Secretary Of Agriculture Tom Vilsack, On Food Stamps: “It’s Putting People To Work … It’s The Most Direct Stimulus You Can Get In The Economy During These Tough Times.” VILSACK: “Well, obviously, it’s putting people to work, which is why we’re going to propose some interesting things during the course of the forum this morning. … But I should point out that when you talk about the snap program or the food stamp program, you have to recognize that it’s also an economic stimulus. Every dollar of snap benefits generates $1.84 in the economy in terms of economic activity. If people are able to buy a little more in the grocery store, then someone has to stock it, shelve it, process it, package it, ship it. All of those are jobs. It’s the most direct stimulus you can get in the economy during these tough times.” (MSNBC’s “Morning Joe,” 8/16/11)

Congressional Research Service Report: The Number Of Adults On Food Stamps Doubled From 2008 To 2010. “President Obama suspended that rule when he signed his economic stimulus legislation into law, and the number of these adults on food stamps doubled, from 1.9 million in 2008 to 3.9 million in 2010, according to the CRS report, issued in the form of a memo to House Majority Leader Eric Cantor, R-Va.” (Philip Klein, “CRS Report: Number Of Able-Bodied Adults On Food Stamps Doubled After Obama Suspended Work Requirement,” The Washington Examiner, 9/19/12)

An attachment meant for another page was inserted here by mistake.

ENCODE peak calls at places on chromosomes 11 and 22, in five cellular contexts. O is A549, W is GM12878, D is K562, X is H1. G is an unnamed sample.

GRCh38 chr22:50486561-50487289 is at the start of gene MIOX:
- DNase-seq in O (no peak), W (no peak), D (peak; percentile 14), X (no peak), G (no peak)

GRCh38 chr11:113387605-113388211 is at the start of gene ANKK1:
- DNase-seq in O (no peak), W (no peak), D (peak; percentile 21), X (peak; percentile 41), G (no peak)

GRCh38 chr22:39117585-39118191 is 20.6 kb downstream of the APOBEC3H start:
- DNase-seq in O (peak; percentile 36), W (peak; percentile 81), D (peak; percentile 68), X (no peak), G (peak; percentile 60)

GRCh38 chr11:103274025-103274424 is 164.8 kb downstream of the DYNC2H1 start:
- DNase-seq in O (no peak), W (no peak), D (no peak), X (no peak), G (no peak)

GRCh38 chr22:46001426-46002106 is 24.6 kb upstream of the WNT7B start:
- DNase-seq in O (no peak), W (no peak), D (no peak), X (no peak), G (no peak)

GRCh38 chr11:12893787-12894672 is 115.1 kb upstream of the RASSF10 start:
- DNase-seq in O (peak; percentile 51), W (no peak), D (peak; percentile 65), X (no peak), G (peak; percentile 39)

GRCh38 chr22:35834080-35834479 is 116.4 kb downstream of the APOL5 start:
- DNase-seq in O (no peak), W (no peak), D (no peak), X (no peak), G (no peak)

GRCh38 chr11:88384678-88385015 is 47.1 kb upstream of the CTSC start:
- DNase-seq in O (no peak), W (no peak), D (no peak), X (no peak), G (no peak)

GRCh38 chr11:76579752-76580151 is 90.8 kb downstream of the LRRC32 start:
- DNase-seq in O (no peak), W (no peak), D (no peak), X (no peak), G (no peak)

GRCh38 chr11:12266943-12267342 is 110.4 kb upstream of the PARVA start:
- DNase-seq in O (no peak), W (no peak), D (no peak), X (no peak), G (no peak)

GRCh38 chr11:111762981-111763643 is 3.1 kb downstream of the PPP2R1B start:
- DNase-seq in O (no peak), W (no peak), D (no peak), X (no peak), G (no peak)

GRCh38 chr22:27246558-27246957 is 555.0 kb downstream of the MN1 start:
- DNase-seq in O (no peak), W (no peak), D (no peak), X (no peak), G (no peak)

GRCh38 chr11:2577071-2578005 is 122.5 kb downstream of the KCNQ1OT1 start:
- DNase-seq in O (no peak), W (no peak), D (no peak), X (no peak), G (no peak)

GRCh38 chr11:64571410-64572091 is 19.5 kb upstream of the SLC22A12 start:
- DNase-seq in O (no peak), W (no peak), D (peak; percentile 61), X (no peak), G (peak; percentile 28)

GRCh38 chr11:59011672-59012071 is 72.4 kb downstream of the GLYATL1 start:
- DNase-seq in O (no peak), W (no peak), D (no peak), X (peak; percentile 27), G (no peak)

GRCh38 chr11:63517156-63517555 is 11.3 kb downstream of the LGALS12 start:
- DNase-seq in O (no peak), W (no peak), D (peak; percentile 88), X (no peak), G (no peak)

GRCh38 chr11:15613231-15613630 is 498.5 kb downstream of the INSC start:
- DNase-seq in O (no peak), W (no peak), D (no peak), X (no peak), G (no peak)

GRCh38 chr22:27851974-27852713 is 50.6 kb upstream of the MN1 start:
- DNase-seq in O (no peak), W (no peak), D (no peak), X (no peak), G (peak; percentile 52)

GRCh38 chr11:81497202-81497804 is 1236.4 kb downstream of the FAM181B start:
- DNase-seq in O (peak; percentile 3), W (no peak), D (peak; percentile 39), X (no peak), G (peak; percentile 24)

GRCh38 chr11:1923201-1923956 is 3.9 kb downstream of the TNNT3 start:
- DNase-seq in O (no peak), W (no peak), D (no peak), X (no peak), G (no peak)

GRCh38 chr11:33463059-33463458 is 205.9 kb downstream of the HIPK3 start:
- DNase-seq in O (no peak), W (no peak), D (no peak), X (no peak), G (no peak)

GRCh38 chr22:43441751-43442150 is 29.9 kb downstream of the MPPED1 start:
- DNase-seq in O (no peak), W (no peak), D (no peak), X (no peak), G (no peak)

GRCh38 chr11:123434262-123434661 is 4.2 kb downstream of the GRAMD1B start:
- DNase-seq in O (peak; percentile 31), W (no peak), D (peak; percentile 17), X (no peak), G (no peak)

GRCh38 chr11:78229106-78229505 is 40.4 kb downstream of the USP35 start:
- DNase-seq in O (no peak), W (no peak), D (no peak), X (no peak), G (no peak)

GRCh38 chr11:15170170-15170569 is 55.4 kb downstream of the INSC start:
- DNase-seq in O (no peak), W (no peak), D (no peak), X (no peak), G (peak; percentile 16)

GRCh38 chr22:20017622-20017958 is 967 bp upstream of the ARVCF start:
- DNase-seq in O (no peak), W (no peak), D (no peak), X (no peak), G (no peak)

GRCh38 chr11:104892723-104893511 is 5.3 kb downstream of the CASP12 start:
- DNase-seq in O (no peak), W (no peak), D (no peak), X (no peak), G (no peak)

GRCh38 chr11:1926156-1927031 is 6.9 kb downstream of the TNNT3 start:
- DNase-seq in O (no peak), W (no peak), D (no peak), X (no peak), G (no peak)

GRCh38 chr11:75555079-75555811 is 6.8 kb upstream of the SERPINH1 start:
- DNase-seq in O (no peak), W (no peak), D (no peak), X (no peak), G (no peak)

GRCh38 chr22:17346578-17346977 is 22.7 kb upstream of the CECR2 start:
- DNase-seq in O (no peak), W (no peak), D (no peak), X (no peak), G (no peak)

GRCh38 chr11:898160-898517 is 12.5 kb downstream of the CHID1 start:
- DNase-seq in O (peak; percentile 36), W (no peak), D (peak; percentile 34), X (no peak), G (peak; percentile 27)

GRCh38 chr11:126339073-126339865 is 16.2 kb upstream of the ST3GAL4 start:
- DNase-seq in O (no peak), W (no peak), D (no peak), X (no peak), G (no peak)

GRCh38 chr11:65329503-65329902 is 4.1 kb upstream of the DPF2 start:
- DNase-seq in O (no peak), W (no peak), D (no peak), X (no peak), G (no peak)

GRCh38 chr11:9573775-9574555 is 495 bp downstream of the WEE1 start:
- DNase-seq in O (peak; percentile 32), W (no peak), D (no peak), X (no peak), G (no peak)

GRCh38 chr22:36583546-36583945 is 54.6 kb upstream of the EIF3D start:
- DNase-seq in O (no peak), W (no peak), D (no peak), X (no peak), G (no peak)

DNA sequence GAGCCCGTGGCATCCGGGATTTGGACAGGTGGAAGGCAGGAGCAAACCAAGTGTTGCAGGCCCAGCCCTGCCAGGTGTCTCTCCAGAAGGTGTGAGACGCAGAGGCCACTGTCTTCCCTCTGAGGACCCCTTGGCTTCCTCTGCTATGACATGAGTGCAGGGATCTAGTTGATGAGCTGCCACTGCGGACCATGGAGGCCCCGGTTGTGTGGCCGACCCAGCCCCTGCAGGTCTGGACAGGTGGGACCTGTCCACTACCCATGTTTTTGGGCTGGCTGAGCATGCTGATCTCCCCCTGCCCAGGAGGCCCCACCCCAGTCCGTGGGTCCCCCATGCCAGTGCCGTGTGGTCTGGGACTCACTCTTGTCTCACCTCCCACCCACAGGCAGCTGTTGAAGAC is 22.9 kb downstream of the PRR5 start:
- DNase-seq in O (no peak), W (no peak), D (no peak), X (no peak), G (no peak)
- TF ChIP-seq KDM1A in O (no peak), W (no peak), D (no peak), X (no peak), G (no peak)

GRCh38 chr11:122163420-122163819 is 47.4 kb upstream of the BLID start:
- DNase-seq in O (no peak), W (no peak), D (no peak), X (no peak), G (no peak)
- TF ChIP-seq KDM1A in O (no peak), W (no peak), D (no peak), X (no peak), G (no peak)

• “A Record 46.7 Million Americans Received Food Stamps In June…” “A record 46.7 million Americans received food stamps in June, up 0.4 percent from the previous month, the government said. Participation was 3.3 percent higher than a year earlier and has remained higher than 46 million all year as the unemployment rate has stagnated just above 8 percent. New jobless numbers will be released Sept. 7.” (Alan Bjera, “Food-Stamp Use Climbed To Record 46.7 Million In June, U.S. Says,” Bloomberg, 9/4/12)

The Results Of The Obama Economy Are Clear – Fewer Jobs, Higher Poverty, And A Shrinking Middle Class:

More Than Twenty-Three Million Americans Are Unemployed, Underemployed, Or Have Stopped Looking For Work. (Bureau Of Labor Statistics, www.bls.gov, 9/10/12)